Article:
Tips for Designing a Garden Plan - dummies

By Ann Whitman, Suzanne DeJohn, The National Gardening Association

Before you start planting, you need to create a garden plan. Start by using graph paper and drawing a plan of your garden site to scale. Plot every feature you find on your site, both natural and those you or your predecessors have put in place. Use a measuring tape to get approximate measurements. You may also want to indicate areas of sun and shade.

After you’ve completed the initial drawing of your yard or garden plot, you can move forward and add the elements for your garden plan. Here are some recommendations:

  • Gather any pictures you’re using for inspiration, and prepare a list of your main goals, assets, and limitations.

  • Study your current plan carefully and decide which features you want to incorporate into your final plan, which ones you want to highlight, and which ones you want to downplay or remove.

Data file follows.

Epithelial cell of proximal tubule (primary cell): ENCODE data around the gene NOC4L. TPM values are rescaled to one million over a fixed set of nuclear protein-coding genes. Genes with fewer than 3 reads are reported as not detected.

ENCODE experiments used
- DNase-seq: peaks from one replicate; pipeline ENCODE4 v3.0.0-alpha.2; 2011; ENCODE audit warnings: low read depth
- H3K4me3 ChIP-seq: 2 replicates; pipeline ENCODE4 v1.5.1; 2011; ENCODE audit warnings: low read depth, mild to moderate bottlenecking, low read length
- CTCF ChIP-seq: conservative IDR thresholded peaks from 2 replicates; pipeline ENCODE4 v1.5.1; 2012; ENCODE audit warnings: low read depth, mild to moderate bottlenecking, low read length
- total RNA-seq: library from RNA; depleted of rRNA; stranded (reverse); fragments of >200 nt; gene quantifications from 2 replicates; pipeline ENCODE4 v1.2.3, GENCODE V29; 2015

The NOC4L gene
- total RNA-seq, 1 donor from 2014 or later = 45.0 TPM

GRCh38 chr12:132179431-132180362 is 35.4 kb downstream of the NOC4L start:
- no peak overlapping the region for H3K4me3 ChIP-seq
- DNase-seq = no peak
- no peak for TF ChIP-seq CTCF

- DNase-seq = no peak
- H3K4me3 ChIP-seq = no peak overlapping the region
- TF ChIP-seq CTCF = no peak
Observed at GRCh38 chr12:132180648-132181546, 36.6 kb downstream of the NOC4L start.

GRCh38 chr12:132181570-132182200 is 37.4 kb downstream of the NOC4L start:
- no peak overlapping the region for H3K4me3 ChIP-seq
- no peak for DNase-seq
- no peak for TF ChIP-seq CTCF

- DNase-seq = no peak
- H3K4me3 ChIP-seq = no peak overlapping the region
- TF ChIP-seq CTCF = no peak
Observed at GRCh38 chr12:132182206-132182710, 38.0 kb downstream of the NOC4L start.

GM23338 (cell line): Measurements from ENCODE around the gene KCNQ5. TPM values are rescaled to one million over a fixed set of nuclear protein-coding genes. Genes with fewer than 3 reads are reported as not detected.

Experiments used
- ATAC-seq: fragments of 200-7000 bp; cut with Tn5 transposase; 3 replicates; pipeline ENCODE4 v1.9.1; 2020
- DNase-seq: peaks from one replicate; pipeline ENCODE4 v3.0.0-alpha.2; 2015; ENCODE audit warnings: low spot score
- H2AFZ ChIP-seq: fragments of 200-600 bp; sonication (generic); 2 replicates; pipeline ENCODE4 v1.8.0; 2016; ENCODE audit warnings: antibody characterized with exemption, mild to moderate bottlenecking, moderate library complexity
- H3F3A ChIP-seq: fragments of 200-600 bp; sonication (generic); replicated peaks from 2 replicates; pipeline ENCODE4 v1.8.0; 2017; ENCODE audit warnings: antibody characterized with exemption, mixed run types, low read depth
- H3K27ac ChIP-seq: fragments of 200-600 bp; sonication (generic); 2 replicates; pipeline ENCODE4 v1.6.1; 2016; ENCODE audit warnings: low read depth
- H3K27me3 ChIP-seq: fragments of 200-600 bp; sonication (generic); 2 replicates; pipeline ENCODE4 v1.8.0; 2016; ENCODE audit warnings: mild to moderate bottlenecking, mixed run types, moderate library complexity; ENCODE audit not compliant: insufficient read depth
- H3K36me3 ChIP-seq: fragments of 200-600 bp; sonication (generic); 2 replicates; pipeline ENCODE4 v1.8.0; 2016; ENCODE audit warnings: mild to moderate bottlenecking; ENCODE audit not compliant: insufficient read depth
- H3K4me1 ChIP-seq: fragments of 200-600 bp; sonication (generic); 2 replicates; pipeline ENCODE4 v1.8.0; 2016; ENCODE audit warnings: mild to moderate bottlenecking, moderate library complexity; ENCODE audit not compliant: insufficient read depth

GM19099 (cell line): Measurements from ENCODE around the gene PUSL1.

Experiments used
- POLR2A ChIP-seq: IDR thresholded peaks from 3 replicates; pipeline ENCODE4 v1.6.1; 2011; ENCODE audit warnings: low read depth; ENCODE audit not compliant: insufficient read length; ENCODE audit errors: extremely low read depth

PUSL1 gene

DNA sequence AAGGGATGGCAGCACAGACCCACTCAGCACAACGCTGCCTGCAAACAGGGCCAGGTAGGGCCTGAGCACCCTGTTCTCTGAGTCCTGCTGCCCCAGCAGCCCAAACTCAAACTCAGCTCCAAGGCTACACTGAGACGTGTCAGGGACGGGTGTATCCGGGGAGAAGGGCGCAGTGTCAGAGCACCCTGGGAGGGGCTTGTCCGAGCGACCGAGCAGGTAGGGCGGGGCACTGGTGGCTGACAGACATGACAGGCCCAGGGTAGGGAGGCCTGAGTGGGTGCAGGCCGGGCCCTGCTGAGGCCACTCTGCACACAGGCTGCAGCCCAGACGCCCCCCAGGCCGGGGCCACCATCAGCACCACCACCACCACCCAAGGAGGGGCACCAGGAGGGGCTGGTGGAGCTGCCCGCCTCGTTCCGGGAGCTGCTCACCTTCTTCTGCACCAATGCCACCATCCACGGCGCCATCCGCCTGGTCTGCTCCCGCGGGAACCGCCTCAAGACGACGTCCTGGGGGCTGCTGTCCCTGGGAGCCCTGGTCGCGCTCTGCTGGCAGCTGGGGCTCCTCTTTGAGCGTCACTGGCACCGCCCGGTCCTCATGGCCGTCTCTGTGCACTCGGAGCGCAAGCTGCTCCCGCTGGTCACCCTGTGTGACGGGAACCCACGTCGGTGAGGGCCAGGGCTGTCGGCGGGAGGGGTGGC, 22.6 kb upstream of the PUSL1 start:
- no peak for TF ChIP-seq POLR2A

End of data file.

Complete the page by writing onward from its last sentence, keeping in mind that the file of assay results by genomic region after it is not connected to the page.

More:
• Place a piece of tracing paper over your plan and sketch in or leave out various features and designs.

When designing your garden plan, you don’t have to get bogged down in details, listing every plant by name. Instead, “sun-loving perennials,” “blue and yellow bed,” or “pots of annuals” may suffice.

With your sketched yard in hand, your next step is to decide which area you want to start with and to roll up your sleeves. Break big projects down into manageable pieces, and do them one at a time.

Like rooms in a house, a garden area has four major elements. And as in building a house, going from the ground up is best. Tackle the four major elements in this order:

  • Floor: Lawn grass, a groundcover, paving materials, or good, plantable soil

  • Walls: Supplied literally by a wall of your house; by a fence, hedge, or trellis; or by backdrop of evergreens or shrubs of some kind

  • Ceiling: Can certainly be open sky but may also involve an umbrella, awnings, overarching tree or large-shrub branches, or a pergola with or without a cloak of plants

  • Furniture: Tables and chairs and benches and the like, but also major containers or garden ornaments and décor

Don’t go overboard with garden gnomes and pink flamingos. Limit yourself to one or two ornaments and keep the focus on the sense of space and the living parts of your garden.